Part 1 of Dr. TEK's Lecture Series: The Birth of Civilization
We are often taught in High School history classes that Mesopotamia is the origin of civilization. Well that all depends on how you define civilization in fact. Just because someone lives a nomadic lifestyle does that make them less civilized than someone who lives a sedentary lifestyle? The truth of the matter is that Mesopotamia is not the place that human kind originated, as archaeological evidence points out at the time period there were many different and rapidly advancing cultures spread out from all over the Middle East (and as far north as Europe). They traded with each other, and some evidence points out that they may have even been farming. So the one thing left remaining, that would make Mesopotamia the "Cradle of Civilization" is writing. This is where true writing is developed. I say true writing, because early "picture writing" such as cave drawings during the Neolithic period are considered a form of proto-writing. The earliest accredited writing system is the Sumerian Cuneiform script which emerged around 3400BC. Closely followed by the Egyptian Hieroglyphic system around 3300-3200BC. I break at this point to show you some maps so you know what we are dealing with, and don't get lost.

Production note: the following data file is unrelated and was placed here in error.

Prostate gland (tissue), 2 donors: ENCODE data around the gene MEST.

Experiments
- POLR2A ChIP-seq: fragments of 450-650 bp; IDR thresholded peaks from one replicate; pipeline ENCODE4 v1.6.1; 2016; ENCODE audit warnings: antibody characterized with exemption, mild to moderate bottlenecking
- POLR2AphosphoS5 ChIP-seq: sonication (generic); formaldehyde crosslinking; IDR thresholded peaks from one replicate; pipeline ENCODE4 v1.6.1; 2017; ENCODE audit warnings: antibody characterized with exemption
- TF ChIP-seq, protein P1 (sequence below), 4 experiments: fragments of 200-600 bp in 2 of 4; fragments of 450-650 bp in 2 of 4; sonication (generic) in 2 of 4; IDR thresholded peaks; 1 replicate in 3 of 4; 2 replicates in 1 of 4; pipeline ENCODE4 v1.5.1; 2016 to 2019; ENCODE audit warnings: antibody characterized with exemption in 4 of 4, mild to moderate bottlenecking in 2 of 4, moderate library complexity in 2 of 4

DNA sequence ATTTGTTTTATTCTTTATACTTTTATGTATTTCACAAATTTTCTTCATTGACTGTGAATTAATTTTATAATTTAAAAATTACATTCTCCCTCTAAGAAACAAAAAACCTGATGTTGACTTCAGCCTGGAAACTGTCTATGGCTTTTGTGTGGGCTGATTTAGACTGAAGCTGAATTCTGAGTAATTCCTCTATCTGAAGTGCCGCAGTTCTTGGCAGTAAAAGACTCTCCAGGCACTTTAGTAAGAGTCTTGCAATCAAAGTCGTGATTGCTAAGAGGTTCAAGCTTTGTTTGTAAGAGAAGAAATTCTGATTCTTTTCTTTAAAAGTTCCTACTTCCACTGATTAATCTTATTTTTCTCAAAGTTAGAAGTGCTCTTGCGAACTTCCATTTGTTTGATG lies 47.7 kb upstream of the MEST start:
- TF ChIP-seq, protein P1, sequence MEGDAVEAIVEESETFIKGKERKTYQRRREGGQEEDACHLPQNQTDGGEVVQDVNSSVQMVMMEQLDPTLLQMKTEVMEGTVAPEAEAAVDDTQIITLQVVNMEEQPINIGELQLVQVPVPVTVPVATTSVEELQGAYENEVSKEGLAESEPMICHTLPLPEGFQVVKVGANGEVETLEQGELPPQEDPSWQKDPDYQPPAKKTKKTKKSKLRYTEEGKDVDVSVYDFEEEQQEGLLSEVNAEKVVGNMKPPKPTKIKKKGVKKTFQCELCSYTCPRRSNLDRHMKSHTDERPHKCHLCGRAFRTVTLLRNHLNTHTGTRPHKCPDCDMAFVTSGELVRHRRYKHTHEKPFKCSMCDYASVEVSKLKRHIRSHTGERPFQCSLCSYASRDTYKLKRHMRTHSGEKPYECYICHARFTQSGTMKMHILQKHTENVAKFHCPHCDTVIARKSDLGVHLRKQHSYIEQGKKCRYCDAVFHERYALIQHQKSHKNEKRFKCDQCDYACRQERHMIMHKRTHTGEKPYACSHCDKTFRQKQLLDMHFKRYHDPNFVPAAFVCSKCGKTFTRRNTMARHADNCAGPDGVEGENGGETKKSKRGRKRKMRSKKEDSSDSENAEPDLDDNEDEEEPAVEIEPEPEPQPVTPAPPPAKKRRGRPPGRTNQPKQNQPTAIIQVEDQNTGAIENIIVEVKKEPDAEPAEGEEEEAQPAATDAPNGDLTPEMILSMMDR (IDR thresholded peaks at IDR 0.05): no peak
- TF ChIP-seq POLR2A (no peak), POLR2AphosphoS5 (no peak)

Here we have a map showing the area known as Mesopotamia (the area shaded green).You can distinctly see the five major areas Sumer, Akkad, Assyria, Phoenicia, and Palestine. The Tigris and Euphrates rivers were extremely important to these people as they are what causes the region to be known as the "Fertile Crescent".
And this map here shows proposed trade routes from the same period. As you can see, people were traveling, exploring, and sharing their culture already.
What makes this so important is that as these people traveled, not only did they trade in goods and culture, they introduced people to writing. So now they had a clear, and more potent, way of recording their history. It is interesting to note that there was not a lot of idealistic writing until later on in history. The main focus of early writings is the history of a culture, it's peoples, and their god or gods. They now had a way to inscribe their beliefs into written word, so that all could see it, even us thousands of years afterward.